Based on the interrogations, it appears that Hussein underestimated how seriously the United States took the weapons issue, and he believed it was vital to his own survival that the outside world — especially Iran — think he still had them.
It was a strategy, Hussein has told his FBI interrogators during the l ast 10 months, that was aimed primarily at bluffing Iraq's neighbor to the east.
"The Iranian threat was very, very, palpable to him, and he didn't want to be second to Iran, and he felt he had to deter them. So he wanted to create the impression that he had more than he did," Duelfer, the Iraq Survey Group head, told members of the Senate on Wednesday.
And, the man known for colossal miscalculations made perhaps his greatest strategic blunder by refusing to believe that President Bush would make good on threats to forcibly remove him from power.
"He kept trying to bargain or barter, and he had not realized the nature of the ground shift in the international community," Duelfer said. "That was Saddam's intelligence failure."
Captured in December hiding in a hole in northern Iraq, Hussein is imprisoned at Camp Cropper, a U.S.-run facility at Baghdad's fortified airport. He spends much of his days writing, reading and tending to a solitary tree inside a walled courtyard on the camp grounds.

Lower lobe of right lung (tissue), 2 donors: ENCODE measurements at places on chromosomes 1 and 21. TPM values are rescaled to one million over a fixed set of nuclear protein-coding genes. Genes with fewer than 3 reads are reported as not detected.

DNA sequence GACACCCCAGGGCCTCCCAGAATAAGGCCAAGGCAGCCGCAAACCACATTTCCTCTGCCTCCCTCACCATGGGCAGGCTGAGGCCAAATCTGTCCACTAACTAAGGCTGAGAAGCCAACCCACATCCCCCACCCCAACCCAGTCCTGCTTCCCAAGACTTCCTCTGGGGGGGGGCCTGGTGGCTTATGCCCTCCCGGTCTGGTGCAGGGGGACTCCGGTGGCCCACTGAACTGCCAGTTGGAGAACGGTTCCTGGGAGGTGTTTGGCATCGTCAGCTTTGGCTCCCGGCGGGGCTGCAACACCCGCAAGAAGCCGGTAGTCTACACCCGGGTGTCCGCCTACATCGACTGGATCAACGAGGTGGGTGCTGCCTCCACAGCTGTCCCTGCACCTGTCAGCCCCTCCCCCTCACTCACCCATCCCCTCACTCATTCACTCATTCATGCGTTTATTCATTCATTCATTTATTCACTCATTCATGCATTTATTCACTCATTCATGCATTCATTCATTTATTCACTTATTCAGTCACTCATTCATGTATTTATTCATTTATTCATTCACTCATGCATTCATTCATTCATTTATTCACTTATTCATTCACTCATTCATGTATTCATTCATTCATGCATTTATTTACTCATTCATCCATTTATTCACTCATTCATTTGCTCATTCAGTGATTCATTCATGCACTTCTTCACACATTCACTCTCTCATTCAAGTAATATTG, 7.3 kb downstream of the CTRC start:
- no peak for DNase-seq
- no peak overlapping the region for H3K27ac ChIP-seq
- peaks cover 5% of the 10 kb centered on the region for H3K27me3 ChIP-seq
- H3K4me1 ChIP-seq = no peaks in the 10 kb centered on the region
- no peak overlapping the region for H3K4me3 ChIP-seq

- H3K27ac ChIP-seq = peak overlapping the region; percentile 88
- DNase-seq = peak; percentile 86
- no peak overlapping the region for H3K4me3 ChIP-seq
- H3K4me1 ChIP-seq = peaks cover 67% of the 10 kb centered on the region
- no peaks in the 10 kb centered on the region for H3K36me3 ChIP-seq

Yet despite reports that Hussein is delusional and often engrossed in romance novels, the senior U.S. official said he had shown himself in recent interrogations by an FBI agent to be lucid and even capable of appearing charismatic.
Before the interrogations began, Duelfer tried to determine what incentive U.S. officials could offer the ex-dictator to get him to cooperate. In the end, they decided to appeal to Hussein's vanity.
"The only thing we could offer was an opportunity to help shape his legacy," the official recalled. They asked Hussein whether he wanted "to be remembered by what these characters are saying about you" — referring to other captured Baathist officials who were talking to U.S. interrogators.
According to the report, Hussein told interrogators that two experiences in particular convinced him that Iraq's possession — or at least perceived possession — of banned weapons assured his survival.
During the late 1980s, when Iraq appeared to be losing its war against Iran, Hussein's outnumbered army managed to stave off fast-moving Iranian forces by firing more than 100,000 munitions containing mustard gas and other lethal blister agents and nerve gases. The chemical attacks caused as many as 80,000 Iranian casualties, according to U.N. reports, and ultimately led to a cease-fire.